• Lesson Summary
  • Level Outlines

Introduction To Salsa
Salsa Dancing This fun and energetic dance is the most popular of all the Latin dances because it is easy to learn and is fantastic for all ages and dancing abilities. Salsa dancing has many fast turns, exciting footwork, rhythmic hip movements, and lively music. History of Salsa Dancing Salsa dancing has an intricate and debated history that very much mirrors the development of its counterpart, salsa music. The term “salsa” was created in New York in the 1960’s and is now used to describe both the popular style of music and it’s matching dance. Salsa, meaning “sauce,” conveys feelings of spicing things up and enlivening the moment. The nickname once referred to an assortment of different music including Charanga, Cumbia, Plena, Bomba, Guaracha, Mambo, Festejo, Meregnue, Rhuma, Són Montuno, Cha cha cha, Danzón, Són, Guguanco, Cubop, Guajira, and others. Some of the styles of music have maintained their distinctive individuality while others were mixed, creating salsa. As musicians from Cuba, Puerto Rico, Mexico and South America came to New York to perform, they collaborated their native musical styles. They also incorporated in American Jazz influences. These musicians traveled back and forth between their home countries and New York with their newfound musical fusion hence generating different styles of salsa music in different places. Even today, Cuban, New York, Colombian, and Puerto Rican salsa all have their own distinctive sounds. During the 1940s and 50s, Cuban musicians played a big role on the development of music in New York. They heavily shaped the sound of salsa music until Fidel came to power. When diplomatic relations between Cuba and the United States fell out, the U.S. prohibited Cubans from traveling to the United States and banned Cuban recordings from receiving airtime in the States. As Cubans became shut out of the U.S., Puerto Ricans and NuYoricans (New Yorkers of Puerto Rican descent) took on the New York music scene. Puerto Ricans embodied a classic polished sound following jazz structure and showcasing lengthy instrumental solos. Much like salsa music, salsa dancing developed through various collaborations and cultural influences. It too has grown and taken on distinctive styles that vary by region. Born of Latin and Afro-Caribbean roots, the dance is now celebrated all over the world and has varied defining characteristics most notably in Puerto Rico, Cuba, and New York. While salsa dancing did not stem from a specific person or region, a significant part of the dance originated in Cuba. The French who came to Cuba fleeing Haiti brought their country dance, Danzón to Cuba. This dance mixed with African rumbas like the Guaguanco, Yambú, and Colombia as well as a Cuban dance called the Són which blended Spanish guitar and African rhythms. This hybridizing phenomenon also happened in Colombia, the Dominican Republic, and Puerto Rico on a smaller scale. Some will claim that salsa is Puerto Rican. Others say the dance is Cuban. Some suggest that it’s a New York creation. While the detailed history of salsa dancing is often debated, most will agree that salsa dancing is a North American interpretation of a dance based in Afro-Latin roots. Salsa Dancing Today Today it’s possible to see the many different styles of dancing and music that merged to create modern salsa dancing in Orange County and the rest of the world. Salsa dancing socials are commonly held in nightclubs, bars, restaurants, ballrooms, and festivals. The dance is so popular that it can be found in metropolitan cities on an international scale. In recent years, salsa festivals have become very prevalent in the dance scene. Festivals can include Salsa competitions, instructional dance workshops, live salsa music, and open dance socials. They also often feature neighboring social Latin dances such as Cha cha cha, Bachata, Kizomba, and Merengue. Annual festivals, called Salsa Congresses, are hosted every year in large cities and aim to attract a plethora of salsa dancers from other cities and countries. Salsa Congresses give Salseros the opportunity to grow as dancers, share their passion for the dance, exchange moves and tips, network, and build the salsa dance community. One can also easily find Salsa vacations, cruises and get-aways for dance fanatics. Today within the United States, New York and Los Angeles are considered the top cities for salsa dancing. Both sides of the nation host large salsa dance communities, and each has developed its own unique characteristics. New York salsa dancing is largely influenced by residing NuYoricans and the fast flash footwork of Puerto Rico. New Yorkers’ dance movements emphasize efficiency, elegance, control, precision of timing, and body isolation technique. Dancers enjoy complex tightly woven patterns and also showcase the Latin Hustle influence left over from the disco craze of the 70s and early 80s. New York dancers dance on the 2, which means that their starting step and their breaking step start on the second count of the measure. It’s synchronized with the accented slap of the pattern played on the conga drums known as the tumbao. Los Angeles, salsa dancing is noted for it’s emphasized sensuousness, theatricality, acrobatics, dips, tricks, and spins. The dance aims to impress and dazzle. LA dancers often dance “suelto” or perform “shines” within a dance. “Shining” is when a couple breaks away from each other in the middle of a song and gets their solo dancing on. Unlike New York Salsa, LA dancers move on the one. They are also known for using cross-body leads, a movement where partners exchange positions in a counter-clockwise direction. This lends to the circular nature of Los Angeles dancers where movement keeps its momentum. Orange County (and New York) salseros adopt “slot” dance etiquette where dancing pairs avoid traveling and stay in a more compact position. Salsa Music “El Tu Tun de Tu Corazon” Orquestra la palabra “Lloraras” Oscar D’Leon “Vivir Lo Nuestro” Marc Anthony and La India “El Gran Varon” Willie Colon “Celebracion” Eddie Santiago “Ando Por Las Nubes” Victor Manuelle “Ella Lo Que Quiere Es Salsa” Victor Manuelle “Me Libere” El Gran Combo “Ran Kan Kan” Tito Puente “Si Tu Me Besas” Victor Manuelle “Sin Salsa Nay Hay Paraiso” El Gran Combo “Valio La Pena” Marc Anthony “La Vida es un Carnival” Celia Cruz “Lluvia” Eddie Santiag “Acuyuye” DLG “Thinking of You” Lenny Kravitz “Mi Cali” Alberto Garcia “Dance City” Eddie Torres “Fragile” StingHector Lavoe “Vivir Mi Vida” Marc Anthony “La Comay” Sonora Carruseles “No es Fácil, que No que No” Los Van Van (Songo) “Descarga de Hoy” Cubanismo “Aqui el que Baila Gana” Los Van Van (Songo)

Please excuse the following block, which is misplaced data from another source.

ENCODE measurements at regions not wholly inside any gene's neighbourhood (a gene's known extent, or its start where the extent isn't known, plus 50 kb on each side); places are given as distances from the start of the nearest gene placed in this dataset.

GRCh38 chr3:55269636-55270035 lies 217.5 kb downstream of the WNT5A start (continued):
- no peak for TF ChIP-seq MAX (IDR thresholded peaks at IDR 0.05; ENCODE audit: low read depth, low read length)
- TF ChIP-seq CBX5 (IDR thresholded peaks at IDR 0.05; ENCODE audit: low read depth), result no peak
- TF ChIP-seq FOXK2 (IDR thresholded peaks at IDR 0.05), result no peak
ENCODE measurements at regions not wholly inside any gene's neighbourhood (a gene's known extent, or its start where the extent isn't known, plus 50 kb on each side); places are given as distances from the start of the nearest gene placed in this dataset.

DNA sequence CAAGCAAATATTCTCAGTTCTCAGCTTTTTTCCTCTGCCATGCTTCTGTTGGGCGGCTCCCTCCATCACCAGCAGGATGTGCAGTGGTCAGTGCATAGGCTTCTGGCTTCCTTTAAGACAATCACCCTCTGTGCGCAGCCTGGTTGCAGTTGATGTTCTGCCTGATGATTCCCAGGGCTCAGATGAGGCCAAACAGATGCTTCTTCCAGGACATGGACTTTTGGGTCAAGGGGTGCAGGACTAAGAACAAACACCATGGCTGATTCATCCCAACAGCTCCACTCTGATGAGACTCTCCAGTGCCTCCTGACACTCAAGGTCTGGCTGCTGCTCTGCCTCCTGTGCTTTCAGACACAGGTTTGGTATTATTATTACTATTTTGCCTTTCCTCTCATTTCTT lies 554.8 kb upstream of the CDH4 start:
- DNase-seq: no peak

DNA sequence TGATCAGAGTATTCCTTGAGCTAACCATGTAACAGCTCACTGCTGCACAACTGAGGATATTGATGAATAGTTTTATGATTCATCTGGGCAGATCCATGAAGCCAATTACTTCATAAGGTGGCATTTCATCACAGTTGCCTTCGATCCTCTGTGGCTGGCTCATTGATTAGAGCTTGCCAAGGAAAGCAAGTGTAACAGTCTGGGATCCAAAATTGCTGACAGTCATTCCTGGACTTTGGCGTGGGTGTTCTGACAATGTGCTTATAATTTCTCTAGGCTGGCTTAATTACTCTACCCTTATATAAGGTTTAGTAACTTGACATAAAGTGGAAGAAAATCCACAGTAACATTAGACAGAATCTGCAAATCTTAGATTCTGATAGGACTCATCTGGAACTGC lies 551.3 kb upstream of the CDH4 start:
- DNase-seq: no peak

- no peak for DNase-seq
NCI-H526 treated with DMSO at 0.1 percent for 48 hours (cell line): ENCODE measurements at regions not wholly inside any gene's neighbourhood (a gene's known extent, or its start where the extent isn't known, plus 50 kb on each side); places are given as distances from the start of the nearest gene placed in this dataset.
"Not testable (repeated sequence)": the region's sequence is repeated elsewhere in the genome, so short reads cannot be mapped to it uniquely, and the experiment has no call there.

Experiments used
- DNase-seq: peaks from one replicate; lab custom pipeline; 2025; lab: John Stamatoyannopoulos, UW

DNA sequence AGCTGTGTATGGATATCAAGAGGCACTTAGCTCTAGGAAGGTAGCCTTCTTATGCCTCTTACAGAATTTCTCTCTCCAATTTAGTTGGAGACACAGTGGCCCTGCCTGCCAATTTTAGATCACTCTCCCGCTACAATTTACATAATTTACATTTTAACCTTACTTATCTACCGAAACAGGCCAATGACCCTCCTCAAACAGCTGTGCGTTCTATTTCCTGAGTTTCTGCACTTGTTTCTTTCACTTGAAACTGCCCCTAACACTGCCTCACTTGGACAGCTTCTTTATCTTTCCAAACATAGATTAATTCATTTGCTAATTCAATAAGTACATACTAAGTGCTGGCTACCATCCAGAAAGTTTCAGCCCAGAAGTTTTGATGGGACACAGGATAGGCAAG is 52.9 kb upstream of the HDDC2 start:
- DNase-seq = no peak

Social Dance Scene
Here are some resources for finding salsa parties and clubs: This website has a comprehensive list of salsa events and clubs around the world. You can search by city, state or country to find salsa events near you. Facebook Groups: Search for local salsa dance groups on Facebook. Often, groups will post information about upcoming events and parties. This website has a variety of salsa dance groups that organize events and parties. Salsa Festivals: There are many salsa festivals held throughout the year in various cities around the world. These festivals usually include workshops, performances, and social dancing. Salsa Clubs: Look for local salsa clubs that host regular salsa nights or events. These clubs often have a mix of beginner and advanced dancers, so don't be intimidated if you're just starting out. Remember to always check the dress code and age restrictions before attending any salsa event or club. And most importantly, have fun and enjoy the music and dancing!